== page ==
The immunoglobulin A (IgA) protease secreted by pathogenic Neisseria spp. cleaves Lamp1, thereby altering lysosomes in a cell and promoting bacterial intracellular survival. We sought to determine how the IgA protease gains access to cellular Lamp1 in order to better understand the role of this cleavage event in bacterial infection. In a previous report, we demonstrated that the pilus-induced Ca2+ transient triggers lysosome exocytosis in human epithelial cells. This, in turn, increases the level of Lamp1 at the plasma membrane, where it can be cleaved by IgA protease. Here, we show that porin also induces a Ca2+ flux in epithelial cells. This transient is similar in nature to that observed in phagocytes exposed to porin. In contrast to the pilus-induced Ca2+ transient, the porin-induced event does not trigger lysosome exocytosis. Instead, it stimulates exocytosis of early and late endosomes and increases Lamp1 on the cell surface. These results indicate that Neisseria pili and porin perturb Lamp1 trafficking in epithelial cells by triggering separate and distinct Ca2+-dependent exocytic events, bringing Lamp1 to the cell surface, where it can be cleaved by IgA protease.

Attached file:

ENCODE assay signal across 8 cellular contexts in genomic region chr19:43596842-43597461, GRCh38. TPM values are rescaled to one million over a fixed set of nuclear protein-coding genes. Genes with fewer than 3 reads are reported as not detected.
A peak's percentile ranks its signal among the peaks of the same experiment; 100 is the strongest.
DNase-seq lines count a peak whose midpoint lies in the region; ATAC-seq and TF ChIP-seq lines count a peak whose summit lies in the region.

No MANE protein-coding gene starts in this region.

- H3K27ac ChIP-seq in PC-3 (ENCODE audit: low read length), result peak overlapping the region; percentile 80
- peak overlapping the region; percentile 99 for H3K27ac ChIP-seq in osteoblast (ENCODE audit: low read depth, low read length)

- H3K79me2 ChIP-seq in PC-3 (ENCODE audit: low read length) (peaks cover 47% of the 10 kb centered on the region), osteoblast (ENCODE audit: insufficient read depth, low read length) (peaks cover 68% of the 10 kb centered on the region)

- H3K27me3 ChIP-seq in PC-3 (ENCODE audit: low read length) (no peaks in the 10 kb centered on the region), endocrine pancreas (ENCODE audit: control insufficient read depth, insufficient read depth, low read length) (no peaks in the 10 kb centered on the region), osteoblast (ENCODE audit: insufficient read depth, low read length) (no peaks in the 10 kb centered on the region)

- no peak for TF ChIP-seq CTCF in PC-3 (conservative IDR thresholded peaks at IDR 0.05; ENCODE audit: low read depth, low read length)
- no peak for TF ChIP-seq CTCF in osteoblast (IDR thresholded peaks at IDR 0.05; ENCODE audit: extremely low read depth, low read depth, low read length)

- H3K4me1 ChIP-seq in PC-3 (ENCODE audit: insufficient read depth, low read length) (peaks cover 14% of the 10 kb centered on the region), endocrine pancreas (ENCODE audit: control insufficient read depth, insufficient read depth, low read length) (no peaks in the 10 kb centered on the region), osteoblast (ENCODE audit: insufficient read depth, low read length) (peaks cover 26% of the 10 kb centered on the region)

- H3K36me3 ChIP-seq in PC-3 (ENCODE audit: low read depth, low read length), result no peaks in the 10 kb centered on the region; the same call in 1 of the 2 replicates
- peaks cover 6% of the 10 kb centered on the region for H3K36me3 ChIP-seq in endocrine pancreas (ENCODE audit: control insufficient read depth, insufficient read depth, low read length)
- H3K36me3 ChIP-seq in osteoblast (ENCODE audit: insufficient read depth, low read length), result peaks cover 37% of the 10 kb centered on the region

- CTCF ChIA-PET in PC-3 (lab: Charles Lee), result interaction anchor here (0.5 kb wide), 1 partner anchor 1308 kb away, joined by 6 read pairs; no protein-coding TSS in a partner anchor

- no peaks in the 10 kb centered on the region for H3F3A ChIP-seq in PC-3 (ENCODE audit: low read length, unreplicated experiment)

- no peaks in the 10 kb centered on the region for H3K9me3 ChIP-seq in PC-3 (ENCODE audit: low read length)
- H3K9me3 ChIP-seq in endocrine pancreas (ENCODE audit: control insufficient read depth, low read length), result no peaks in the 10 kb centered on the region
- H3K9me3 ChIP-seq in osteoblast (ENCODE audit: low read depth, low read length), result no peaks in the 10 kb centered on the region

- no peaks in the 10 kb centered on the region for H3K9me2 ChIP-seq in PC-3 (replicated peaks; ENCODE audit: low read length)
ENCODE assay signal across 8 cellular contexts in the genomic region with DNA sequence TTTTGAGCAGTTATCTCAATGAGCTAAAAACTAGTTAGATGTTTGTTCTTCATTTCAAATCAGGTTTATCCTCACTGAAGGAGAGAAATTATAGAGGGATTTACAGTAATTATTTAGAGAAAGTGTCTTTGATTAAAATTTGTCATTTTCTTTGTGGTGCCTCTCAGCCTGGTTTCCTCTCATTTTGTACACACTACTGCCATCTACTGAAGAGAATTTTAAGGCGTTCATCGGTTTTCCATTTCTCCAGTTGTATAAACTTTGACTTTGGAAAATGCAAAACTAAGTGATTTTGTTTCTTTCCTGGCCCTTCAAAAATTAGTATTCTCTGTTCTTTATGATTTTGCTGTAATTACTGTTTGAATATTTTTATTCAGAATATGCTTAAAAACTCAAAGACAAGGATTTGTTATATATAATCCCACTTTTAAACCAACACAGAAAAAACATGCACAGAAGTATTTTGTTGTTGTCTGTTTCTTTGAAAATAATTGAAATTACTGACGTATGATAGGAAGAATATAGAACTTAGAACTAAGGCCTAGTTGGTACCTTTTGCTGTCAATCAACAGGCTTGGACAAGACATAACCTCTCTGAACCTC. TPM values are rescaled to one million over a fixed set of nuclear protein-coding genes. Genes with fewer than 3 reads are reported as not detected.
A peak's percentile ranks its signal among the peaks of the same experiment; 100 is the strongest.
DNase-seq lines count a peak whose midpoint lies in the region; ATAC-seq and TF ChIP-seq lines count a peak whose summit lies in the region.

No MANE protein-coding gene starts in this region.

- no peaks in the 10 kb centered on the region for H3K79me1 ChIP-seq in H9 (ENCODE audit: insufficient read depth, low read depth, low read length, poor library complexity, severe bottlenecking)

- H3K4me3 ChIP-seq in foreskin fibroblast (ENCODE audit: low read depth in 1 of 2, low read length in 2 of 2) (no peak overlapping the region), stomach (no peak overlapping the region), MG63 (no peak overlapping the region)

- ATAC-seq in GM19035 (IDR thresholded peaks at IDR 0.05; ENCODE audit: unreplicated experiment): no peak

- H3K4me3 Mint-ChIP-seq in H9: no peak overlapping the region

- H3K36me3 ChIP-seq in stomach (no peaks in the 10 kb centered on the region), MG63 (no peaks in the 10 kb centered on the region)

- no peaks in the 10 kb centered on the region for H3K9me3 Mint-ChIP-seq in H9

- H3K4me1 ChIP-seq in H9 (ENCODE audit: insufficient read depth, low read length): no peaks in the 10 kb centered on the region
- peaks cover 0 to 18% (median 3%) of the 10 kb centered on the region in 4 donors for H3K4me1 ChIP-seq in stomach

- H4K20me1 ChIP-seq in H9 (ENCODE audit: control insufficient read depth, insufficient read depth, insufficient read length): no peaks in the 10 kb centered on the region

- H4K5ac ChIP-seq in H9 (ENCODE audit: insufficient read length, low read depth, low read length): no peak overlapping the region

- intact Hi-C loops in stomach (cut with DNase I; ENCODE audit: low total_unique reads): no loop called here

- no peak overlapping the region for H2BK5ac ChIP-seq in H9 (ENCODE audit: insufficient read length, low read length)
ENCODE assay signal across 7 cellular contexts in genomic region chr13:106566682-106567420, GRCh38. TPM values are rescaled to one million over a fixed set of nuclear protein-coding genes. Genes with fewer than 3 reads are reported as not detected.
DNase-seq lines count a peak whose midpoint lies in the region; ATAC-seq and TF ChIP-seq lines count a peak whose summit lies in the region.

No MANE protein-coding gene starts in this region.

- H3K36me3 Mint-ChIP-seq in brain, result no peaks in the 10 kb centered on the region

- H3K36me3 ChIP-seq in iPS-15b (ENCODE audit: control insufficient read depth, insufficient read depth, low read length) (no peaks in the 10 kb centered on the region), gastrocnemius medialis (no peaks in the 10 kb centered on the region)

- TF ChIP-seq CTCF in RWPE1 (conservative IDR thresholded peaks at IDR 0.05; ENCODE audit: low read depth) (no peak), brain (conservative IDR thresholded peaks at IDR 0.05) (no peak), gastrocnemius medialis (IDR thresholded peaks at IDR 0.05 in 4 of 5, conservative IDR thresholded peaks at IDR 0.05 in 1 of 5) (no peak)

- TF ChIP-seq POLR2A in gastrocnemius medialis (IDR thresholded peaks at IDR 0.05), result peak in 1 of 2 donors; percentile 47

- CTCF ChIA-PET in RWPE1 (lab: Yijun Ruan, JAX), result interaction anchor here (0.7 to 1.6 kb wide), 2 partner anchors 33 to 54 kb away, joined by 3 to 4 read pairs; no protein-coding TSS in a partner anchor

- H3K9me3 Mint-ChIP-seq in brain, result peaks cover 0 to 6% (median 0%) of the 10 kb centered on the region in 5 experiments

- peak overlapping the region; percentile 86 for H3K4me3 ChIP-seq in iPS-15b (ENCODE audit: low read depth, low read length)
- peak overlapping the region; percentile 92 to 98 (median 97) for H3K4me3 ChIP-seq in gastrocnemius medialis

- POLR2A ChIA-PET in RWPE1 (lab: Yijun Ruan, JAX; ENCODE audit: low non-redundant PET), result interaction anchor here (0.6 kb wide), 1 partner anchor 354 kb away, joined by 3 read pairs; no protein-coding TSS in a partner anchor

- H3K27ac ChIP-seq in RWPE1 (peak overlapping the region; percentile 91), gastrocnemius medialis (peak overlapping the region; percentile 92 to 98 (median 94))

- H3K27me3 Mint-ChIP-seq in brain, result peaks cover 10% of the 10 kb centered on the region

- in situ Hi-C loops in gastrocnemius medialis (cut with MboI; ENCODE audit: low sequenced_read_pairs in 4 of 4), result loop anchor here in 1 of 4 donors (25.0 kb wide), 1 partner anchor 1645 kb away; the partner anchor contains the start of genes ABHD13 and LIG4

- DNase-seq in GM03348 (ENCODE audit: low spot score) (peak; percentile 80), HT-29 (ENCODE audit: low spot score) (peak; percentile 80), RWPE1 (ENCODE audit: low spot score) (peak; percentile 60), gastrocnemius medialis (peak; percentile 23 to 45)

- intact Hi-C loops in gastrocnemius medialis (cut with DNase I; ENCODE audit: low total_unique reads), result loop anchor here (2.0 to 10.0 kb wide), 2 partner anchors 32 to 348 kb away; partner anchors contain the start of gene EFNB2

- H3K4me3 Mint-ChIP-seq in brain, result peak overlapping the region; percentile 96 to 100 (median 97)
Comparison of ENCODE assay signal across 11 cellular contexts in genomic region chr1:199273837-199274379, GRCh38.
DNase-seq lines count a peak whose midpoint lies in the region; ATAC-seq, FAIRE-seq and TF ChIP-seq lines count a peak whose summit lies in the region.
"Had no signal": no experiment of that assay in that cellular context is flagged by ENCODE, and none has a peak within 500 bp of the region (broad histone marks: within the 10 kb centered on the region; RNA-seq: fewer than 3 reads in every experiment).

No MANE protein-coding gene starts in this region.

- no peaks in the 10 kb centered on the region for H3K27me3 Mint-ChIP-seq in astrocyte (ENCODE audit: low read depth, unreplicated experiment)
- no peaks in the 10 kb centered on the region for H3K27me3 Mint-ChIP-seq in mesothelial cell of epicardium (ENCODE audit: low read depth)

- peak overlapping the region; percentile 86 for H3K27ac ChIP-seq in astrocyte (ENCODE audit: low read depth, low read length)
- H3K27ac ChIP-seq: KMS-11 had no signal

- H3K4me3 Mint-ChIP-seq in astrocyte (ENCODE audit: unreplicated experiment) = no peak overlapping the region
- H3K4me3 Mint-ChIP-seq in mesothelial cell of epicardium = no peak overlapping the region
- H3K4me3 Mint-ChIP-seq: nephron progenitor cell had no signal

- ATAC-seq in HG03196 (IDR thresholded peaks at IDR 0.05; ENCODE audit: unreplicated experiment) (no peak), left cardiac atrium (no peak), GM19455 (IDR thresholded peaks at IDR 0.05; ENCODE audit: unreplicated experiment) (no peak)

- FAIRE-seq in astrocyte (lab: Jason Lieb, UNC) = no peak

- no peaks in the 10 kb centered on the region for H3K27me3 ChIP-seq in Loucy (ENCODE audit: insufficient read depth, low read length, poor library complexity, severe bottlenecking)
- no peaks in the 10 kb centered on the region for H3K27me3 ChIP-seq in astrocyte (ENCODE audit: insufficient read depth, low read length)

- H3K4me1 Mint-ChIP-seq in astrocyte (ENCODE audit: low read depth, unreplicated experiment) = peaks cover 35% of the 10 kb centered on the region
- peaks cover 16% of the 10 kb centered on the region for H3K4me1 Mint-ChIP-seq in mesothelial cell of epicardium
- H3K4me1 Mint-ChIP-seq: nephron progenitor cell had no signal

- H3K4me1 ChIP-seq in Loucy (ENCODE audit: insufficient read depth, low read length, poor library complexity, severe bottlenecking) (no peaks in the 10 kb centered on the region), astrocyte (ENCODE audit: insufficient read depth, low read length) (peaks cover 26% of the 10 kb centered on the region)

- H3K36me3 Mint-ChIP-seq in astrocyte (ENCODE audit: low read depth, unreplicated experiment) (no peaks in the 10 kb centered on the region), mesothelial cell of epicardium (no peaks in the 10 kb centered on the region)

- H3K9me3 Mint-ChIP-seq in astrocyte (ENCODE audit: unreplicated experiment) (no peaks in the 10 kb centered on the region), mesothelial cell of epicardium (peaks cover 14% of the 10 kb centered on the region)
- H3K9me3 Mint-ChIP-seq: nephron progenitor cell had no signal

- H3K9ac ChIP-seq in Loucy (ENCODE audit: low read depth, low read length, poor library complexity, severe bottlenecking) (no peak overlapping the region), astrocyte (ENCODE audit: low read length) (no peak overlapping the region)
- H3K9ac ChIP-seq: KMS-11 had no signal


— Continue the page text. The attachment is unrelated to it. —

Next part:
ASJC Scopus subject areas
- Infectious Diseases